Interview: The students exposing Jesus College’s investment in ‘exploitation and extinction’
Simply divesting ‘does nothing to actively repair the damage done by decades of investment or positively contribute to building a liveable future’
The Jesus College Climate Justice Campaign has released a report exposing Jesus College’s £5.15 million investments in “ecologically and socially destructive industries”, according to a JCCJC press release. The 152-page exposé traces Jesus College’s financial relationships and recommends alternative, more ethical options.
The Tab Cambridge spoke to the Jesus College Climate Justice Campaign (JCCJC) on the makings of their report, the complacency of partially divested colleges, and why conventional forms of divestment just aren’t enough in the fight for climate justice.
Jesus College students want justice
A collective of Jesus students, the JCCJC advocates for Jesus College to adopt “science-and-justice-based climate action policies.” For the Campaign, the climate crisis is an unprecedented emergency requiring an emergency response.
Though the university has committed to full divestment by 2030, and some colleges have taken steps in the right direction, the JCCJC, like other Cambridge student-run climate campaigns, outlines that much more must be done.
Zak Coleman, report co-author and former Jesus College Students Union (JCSU) Environmental and Ethical Affairs Officer, describes how the JCCJC was created amidst the feeling that “there was so much activism around divestment, but at Jesus it just felt quite slow.”
Founded to break student environmental advocacy out of “the framework of the institution,” in the past six months the JCCJC have held die-in protests and written a petition with over 350 signatures. This new report comes as a manifestation of these students’ calls for Jesus College to urgently fully divest from “ecocidal industries” and corrupt investors.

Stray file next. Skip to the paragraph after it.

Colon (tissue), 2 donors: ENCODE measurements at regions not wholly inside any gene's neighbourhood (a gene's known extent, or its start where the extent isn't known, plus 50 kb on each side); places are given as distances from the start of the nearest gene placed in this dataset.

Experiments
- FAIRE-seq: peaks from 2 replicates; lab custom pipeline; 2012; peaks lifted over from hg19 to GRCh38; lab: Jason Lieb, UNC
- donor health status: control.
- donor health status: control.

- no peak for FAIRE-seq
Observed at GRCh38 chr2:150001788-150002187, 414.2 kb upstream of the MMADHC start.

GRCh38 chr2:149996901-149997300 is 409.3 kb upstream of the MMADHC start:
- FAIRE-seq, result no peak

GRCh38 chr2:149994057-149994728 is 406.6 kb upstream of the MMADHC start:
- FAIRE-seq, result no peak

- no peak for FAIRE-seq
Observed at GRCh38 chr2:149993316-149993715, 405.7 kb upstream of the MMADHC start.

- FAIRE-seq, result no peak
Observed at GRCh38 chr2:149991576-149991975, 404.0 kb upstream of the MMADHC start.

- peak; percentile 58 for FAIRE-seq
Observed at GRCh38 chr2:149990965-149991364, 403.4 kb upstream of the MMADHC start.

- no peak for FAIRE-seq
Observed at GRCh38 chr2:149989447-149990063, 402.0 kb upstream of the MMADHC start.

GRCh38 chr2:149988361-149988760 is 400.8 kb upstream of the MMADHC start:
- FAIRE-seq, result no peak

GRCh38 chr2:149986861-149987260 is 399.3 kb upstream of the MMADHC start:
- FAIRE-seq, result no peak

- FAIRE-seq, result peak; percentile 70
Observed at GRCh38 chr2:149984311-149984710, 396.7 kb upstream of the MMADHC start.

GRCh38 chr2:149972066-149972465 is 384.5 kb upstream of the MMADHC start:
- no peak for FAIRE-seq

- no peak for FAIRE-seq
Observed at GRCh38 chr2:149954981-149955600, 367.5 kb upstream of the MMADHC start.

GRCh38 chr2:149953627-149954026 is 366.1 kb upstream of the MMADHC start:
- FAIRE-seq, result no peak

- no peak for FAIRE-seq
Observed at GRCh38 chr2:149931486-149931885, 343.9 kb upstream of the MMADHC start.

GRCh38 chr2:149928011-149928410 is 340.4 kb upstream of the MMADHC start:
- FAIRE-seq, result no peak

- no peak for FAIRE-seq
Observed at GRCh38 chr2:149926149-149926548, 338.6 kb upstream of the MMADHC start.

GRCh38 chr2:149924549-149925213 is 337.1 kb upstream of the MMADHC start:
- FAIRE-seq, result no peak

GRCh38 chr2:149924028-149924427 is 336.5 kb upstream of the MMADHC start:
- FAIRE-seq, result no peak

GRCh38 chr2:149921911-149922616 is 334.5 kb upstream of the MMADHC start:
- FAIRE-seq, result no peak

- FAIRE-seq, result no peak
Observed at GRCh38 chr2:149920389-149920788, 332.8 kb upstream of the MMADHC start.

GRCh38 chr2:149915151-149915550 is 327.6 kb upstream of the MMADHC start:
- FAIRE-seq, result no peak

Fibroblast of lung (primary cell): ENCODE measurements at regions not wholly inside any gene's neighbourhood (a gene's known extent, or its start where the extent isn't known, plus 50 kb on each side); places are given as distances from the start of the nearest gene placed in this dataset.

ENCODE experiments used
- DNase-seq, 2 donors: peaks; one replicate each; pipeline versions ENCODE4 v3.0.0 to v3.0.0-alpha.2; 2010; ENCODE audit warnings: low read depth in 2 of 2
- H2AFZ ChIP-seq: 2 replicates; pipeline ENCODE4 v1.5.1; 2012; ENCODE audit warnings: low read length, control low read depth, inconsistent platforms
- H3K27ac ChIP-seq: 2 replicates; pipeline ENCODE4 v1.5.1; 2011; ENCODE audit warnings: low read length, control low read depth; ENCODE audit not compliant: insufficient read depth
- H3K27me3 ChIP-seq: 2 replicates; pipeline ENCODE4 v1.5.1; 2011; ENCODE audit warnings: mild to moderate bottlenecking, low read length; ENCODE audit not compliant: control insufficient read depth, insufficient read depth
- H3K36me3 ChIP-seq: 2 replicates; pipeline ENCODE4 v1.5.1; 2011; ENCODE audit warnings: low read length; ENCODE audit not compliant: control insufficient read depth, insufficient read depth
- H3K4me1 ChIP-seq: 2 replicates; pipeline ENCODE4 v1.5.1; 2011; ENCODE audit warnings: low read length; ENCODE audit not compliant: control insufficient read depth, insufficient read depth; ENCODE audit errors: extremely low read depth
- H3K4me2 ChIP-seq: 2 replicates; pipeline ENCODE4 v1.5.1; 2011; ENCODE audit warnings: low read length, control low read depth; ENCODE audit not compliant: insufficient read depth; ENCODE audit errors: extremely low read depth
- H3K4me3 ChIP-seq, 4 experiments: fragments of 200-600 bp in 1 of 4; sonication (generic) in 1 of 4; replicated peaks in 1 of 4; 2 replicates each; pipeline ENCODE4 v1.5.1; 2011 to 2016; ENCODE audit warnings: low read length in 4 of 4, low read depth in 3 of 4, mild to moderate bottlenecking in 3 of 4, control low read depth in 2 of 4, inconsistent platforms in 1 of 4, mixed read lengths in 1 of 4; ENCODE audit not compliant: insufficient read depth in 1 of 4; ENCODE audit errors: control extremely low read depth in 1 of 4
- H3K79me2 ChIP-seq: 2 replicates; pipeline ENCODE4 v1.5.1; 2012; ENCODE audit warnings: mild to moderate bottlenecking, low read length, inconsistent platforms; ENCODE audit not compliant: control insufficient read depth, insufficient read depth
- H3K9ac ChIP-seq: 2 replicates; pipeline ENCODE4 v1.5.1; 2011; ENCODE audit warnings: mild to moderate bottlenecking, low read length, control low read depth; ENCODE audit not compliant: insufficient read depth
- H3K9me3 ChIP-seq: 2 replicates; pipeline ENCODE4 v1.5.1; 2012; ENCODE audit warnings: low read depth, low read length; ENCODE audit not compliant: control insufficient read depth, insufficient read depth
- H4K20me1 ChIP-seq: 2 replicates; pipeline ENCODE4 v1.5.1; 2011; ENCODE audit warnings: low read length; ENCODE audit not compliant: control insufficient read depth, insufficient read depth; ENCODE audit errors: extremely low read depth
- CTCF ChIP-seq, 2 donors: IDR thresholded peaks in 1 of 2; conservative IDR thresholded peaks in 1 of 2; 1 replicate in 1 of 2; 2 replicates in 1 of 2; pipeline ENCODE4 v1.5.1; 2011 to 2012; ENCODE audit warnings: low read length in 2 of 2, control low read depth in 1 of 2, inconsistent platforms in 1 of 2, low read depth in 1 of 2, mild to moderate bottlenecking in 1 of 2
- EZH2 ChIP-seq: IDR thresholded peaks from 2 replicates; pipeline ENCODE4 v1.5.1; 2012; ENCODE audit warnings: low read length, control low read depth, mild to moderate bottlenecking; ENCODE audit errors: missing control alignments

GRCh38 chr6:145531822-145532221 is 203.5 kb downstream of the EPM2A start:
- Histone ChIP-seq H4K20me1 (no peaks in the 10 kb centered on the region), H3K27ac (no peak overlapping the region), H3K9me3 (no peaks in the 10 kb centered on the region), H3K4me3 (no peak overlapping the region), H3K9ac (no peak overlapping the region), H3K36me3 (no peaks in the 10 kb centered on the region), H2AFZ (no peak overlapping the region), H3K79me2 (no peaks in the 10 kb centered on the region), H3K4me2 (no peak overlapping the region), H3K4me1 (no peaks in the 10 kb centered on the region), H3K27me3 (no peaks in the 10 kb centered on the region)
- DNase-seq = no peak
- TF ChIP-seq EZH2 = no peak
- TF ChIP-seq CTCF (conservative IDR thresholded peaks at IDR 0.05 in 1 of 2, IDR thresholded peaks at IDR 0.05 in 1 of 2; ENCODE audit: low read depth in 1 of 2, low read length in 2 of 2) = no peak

Investigating Jesus College’s relationship with the ‘absolute worst-offending global exploiters and polluters’
Part of a greater sustainability strategy, Jesus College’s initial decision to partially divest from fossil fuels in 2019 was, at first, seen as a progressive head-on approach to the climate crisis. However, what started in Lent term this year as the JCCJC’s deep dive into the College’s “fossil fuel investments” soon became a four-month investigation into the harmful entanglements underlying its financial relationships.
The report reveals that Jesus College still has £46 million being invested on the College’s behalf via Cazenove Capital. Cazenove, as explained by economics student and report contributor Will Ellis, is an external private fund manager that “voted against approximately 40 per cent of social-environmental issues put forward”. They also ranked in “the bottom of the Top 6 asset managers in terms of how they voted on Environmental, Social, and Governance (ESG) issues”, showing that Cazenove are considerably lagging behind when it comes to environmental and social responsibility.
The JCCJC’s research into the College’s monetary dealings also exposes millions invested in fossil fuels, arms companies and other “worst-offending exploiters and polluters” including Samsung, Amazon, Barclays and HSBC. Report writer Harvey Brown explains: “Once we knew that the College is also investing in BAE Systems whose products are responsible for war times in Yemen, we [couldn’t] just ask for them to divest from fossil fuels. It needed to be so much bigger.”
To ensure that “the rights of all people are upheld,” the JCCJC’s report also couples environmental justice with anti-racism. In line with work done by the College’s Legacies of Slavery Working Party, it seeks to dismantle Jesus College’s colonial legacy and investigates its links with the exploitation of workers in the “Global South.”
Zak describes that the climate crisis not only exploits the “natural world,” but also “workers who are disproportionately drawn from poorer communities in the Global South.” For full climate justice, “colonialism and imperialism — the processes which have created hierarchies of wealth and infrastructure, and devastated communities of colour” need to be challenged and dismantled.